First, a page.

Students learn cutting edge technology
By EARL WATT
• Leader & Times
When considering the positions on a team, whether it is a quarterback or point guard or sprinter, there is a position that is on every team, even though they never step onto the field of play when the clock is running.
The athletic trainers make sure that the athletes are operating at peak performance, and when an injury occurs, their job is to get that athlete back to game-ready condition as quickly as possible.
Nine years ago when certified athletic trainer Steve Zimmerman established a program at Liberal High School, he started with four student trainers and two exercise bikes that were still in the box.
Since then, Zimmerman used the bikes until they literally fell apart and replaced them with modern equipment that has helped get athletes back in the game. He also went from four student trainers to having to evaluate between 50 and 55 students who want to be a part of the program, but with space available Zimmerman has to choose about 16.
“When the school board hired me, they wanted me to grow the program,” Zimmerman said. “I want this for kids interested in any medical field. They can see something they wouldn’t see in the classroom.”
Zimmerman has had the support of the school as well as the Booster Club and other community organizations that have allowed him to stay on the cutting edge of equipment and technology in helping maintain the health of the student athletes and to reduce their recovery time.
Zimmerman has added equipment to help with rehab and also to test for concussions. He has ultrasound equipment to help with deep bruises, and also equipment to help make sure an athlete can maintain balance.
“We are learning in athletic training how to keep athletes involved,” he said. “Like a mild knee sprain, the best medicine is continued participation, we just have to back them off a little bit. In the past, sports medicine has garnered the persona of getting people back faster. When there isn’t a program, sometimes athletic trainers, therapists, doctors — they say rest is the best. In sports medicine, the more active you keep the person, the faster they can heal rather than sit there and do nothing.”
Because Zimmerman is dedicated to get the athletes back in the game, he and his student trainers have become more a part of the team rather than a separate program.
But the respect Zimmerman has earned from the athletes and coaches comes from a no-nonsense approach.
“He doesn’t put up with people faking an injury,” student trainer Riley Jones said. “He respects if they are actually injured. The training room is not a place to goof around, it is a place of rehabilitation. It is a serious place. We have fun, but there is confidentiality involved, and everyone respects Steve. He knows all the coaches and everyone in athletics knows Steve. He has a bubble of respect around him.”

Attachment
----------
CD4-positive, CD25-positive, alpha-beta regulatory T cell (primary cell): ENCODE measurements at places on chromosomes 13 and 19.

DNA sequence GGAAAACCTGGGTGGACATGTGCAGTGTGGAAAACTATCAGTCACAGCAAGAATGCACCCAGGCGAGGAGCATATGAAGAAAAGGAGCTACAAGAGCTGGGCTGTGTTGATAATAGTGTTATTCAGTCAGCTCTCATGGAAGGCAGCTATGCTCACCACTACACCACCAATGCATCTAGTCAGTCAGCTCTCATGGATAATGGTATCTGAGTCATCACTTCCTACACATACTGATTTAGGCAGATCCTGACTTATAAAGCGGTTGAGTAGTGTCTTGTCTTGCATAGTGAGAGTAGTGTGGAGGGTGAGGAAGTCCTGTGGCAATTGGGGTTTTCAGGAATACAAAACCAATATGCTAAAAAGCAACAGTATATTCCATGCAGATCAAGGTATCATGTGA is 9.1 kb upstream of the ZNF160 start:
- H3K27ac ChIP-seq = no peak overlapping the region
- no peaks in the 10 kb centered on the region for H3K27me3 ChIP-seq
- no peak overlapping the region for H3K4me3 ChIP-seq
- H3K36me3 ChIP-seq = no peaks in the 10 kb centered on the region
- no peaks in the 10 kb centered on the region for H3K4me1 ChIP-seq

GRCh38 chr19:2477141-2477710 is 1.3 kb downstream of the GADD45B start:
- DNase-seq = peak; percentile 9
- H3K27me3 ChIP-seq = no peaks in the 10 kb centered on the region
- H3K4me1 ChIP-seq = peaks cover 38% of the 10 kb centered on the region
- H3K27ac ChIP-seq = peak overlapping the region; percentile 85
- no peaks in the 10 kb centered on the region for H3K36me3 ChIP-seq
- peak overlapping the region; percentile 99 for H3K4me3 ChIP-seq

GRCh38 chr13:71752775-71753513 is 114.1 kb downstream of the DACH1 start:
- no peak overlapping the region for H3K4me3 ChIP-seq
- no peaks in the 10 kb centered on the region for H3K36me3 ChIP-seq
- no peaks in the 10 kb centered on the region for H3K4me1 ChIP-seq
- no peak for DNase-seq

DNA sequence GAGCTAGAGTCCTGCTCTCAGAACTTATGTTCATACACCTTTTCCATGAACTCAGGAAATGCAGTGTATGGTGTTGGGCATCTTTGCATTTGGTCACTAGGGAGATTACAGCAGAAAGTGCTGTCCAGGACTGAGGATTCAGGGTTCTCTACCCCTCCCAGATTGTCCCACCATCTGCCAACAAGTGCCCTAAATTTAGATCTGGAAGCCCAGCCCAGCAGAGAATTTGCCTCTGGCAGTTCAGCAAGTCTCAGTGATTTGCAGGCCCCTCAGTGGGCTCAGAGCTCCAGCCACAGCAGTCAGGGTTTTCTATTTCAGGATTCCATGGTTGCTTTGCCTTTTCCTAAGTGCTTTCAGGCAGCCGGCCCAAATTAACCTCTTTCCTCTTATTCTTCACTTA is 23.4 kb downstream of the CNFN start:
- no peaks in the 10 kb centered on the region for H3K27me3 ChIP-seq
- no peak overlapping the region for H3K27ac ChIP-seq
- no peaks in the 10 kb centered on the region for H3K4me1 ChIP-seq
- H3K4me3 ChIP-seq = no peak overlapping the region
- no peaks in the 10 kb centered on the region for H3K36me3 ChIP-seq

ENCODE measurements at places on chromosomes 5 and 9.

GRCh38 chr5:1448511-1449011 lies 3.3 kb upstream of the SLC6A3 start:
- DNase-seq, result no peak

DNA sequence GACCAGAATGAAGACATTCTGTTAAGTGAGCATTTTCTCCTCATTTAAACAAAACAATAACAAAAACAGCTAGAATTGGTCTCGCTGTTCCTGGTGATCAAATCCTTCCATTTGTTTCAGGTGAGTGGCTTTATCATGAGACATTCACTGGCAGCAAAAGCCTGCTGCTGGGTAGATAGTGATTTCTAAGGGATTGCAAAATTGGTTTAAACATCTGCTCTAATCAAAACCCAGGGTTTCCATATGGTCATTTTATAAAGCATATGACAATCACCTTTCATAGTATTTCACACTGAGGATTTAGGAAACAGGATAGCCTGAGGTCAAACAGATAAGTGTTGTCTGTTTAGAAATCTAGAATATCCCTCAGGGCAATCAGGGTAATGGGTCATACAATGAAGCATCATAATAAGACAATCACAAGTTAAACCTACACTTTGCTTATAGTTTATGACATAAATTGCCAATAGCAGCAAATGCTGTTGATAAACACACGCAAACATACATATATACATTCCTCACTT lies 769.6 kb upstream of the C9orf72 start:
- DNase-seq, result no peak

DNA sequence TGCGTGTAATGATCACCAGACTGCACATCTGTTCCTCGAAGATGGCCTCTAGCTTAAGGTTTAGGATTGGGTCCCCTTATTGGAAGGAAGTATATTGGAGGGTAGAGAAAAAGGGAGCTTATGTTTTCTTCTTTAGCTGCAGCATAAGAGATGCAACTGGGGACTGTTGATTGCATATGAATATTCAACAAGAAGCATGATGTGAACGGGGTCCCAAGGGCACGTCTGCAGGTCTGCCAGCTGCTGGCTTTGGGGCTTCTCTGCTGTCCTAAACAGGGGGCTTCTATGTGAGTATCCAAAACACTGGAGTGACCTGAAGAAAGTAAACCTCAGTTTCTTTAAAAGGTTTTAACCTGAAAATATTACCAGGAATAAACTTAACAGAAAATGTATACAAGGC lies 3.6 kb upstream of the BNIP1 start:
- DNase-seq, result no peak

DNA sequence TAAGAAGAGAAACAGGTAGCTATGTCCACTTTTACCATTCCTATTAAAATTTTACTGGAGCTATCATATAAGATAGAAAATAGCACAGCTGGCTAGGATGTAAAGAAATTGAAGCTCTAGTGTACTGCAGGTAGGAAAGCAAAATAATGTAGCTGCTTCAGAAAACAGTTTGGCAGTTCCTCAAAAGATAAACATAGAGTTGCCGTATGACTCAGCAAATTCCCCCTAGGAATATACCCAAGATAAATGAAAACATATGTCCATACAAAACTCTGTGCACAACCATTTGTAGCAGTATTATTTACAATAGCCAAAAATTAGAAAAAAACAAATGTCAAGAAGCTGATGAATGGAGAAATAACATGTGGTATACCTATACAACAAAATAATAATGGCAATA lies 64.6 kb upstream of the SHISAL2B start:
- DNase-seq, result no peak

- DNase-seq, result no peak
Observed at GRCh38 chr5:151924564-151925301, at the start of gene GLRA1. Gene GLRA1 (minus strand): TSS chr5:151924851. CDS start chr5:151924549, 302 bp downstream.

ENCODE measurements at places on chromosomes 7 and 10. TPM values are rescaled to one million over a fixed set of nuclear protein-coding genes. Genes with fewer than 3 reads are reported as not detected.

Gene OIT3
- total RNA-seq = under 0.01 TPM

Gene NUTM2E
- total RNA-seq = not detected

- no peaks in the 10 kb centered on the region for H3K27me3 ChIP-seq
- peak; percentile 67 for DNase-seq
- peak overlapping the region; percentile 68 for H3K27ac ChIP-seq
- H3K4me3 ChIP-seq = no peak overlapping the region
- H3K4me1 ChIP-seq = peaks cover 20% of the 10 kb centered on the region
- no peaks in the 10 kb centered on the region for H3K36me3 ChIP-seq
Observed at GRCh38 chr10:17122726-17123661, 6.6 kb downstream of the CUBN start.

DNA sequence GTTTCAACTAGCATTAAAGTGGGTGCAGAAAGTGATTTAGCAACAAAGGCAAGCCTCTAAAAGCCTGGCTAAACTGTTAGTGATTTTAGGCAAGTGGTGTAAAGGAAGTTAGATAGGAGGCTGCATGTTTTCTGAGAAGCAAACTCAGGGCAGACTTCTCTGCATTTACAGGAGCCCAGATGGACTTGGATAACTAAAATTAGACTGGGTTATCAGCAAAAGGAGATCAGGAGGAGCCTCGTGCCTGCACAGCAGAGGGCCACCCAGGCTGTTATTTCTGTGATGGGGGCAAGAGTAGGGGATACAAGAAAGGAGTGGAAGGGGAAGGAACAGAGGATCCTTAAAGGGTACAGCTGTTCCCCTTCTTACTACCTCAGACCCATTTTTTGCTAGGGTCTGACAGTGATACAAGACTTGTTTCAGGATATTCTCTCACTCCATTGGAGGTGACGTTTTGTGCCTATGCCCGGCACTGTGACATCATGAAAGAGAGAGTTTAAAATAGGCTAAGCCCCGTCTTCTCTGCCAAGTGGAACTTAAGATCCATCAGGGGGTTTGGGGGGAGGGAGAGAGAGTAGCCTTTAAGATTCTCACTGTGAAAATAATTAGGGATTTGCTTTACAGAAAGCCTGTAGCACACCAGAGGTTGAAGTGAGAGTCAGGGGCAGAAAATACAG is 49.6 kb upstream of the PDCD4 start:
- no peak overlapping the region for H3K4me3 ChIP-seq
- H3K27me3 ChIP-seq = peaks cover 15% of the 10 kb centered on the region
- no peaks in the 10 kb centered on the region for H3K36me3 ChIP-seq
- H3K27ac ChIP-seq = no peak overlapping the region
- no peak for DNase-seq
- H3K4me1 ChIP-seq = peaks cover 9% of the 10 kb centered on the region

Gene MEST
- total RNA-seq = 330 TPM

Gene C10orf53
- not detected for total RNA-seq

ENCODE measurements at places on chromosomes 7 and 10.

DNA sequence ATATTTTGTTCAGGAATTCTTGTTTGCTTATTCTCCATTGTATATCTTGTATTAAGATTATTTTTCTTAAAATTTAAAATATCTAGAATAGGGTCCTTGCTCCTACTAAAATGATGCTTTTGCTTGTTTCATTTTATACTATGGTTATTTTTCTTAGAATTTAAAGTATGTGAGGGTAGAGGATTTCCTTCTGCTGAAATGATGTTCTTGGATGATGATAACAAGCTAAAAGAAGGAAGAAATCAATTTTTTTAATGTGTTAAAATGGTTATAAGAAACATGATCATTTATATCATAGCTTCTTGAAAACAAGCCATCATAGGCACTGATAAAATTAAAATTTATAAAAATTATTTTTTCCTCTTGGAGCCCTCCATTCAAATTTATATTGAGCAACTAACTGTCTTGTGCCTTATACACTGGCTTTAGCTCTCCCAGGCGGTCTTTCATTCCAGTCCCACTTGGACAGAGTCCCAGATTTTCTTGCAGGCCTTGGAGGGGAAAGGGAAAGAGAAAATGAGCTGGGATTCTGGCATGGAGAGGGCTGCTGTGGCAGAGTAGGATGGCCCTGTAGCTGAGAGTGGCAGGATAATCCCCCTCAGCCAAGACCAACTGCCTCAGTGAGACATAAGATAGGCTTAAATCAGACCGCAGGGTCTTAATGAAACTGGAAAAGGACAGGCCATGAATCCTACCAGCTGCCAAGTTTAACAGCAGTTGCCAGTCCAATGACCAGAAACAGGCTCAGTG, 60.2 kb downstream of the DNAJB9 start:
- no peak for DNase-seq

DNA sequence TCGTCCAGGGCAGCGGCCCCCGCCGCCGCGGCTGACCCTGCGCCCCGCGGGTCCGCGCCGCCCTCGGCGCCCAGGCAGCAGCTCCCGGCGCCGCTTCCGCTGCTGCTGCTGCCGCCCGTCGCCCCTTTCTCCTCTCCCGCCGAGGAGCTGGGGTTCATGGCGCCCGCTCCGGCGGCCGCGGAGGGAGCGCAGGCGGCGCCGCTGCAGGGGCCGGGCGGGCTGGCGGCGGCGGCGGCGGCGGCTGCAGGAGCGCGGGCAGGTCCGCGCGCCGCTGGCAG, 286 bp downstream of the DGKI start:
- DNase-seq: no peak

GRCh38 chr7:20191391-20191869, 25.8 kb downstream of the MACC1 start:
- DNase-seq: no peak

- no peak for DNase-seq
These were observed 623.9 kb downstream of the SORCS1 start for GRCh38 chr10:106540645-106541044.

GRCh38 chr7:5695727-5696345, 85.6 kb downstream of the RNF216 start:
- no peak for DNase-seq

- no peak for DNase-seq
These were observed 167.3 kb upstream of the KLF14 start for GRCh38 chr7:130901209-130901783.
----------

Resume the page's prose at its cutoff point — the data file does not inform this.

Student trainer Alysha Espinoza agreed.
“Steve is a very strong guy,” she said. “Getting his respect is easy, it’s keeping it. Students respect him because he doesn’t take what other teachers take. He is someone you know will be there for you, first-aid wise. People respect him and I do, too.”
Zimmerman starts by building a relationship with his trainers, athletes and coaches.
“I like to come in and get on a personal level,” he said. “I get to know them, and they get to know me. I try to instill that in the student trainers — respect everybody, and the athletes, too. The trainers aren’t here to just give them a bottle of water, they are here to take care of them. Yes, they have water to make sure the athletes are hydrated, to help them participate fully and better. I’ve been lucky to have good groups of kids. My process is selective to get kids that participated at the junior high level. They can still be involved in football, soccer, basketball, baseball, they can be involved, just not pounding the pads or kicking the ball. That is where the relationship comes in. There’s not a stigma that they couldn’t handle it so they are trainers. There is respect, when they go out and tape an ankle or hydrate, the athletes relate with that.”
Espinoza said that the trainers are an accepted part of the team.
“We put in the same hours they are,” she said. “When it comes to an injury we are there for them, we travel and go to practice. I never thought when I started I would be doing this three hours after school every day, but I wouldn’t change it. I’m glad faith brought me to this class.”
Jones has also experienced additional benefits from the training program.
“I have grown as a person in the training program because the respect you get and being part of the team,” she said. “We go everywhere. When an athlete gets hurt you have to branch out to other trainers out of town. You become more confident in yourself having to branch out. I know so many more people because of athletic training.”
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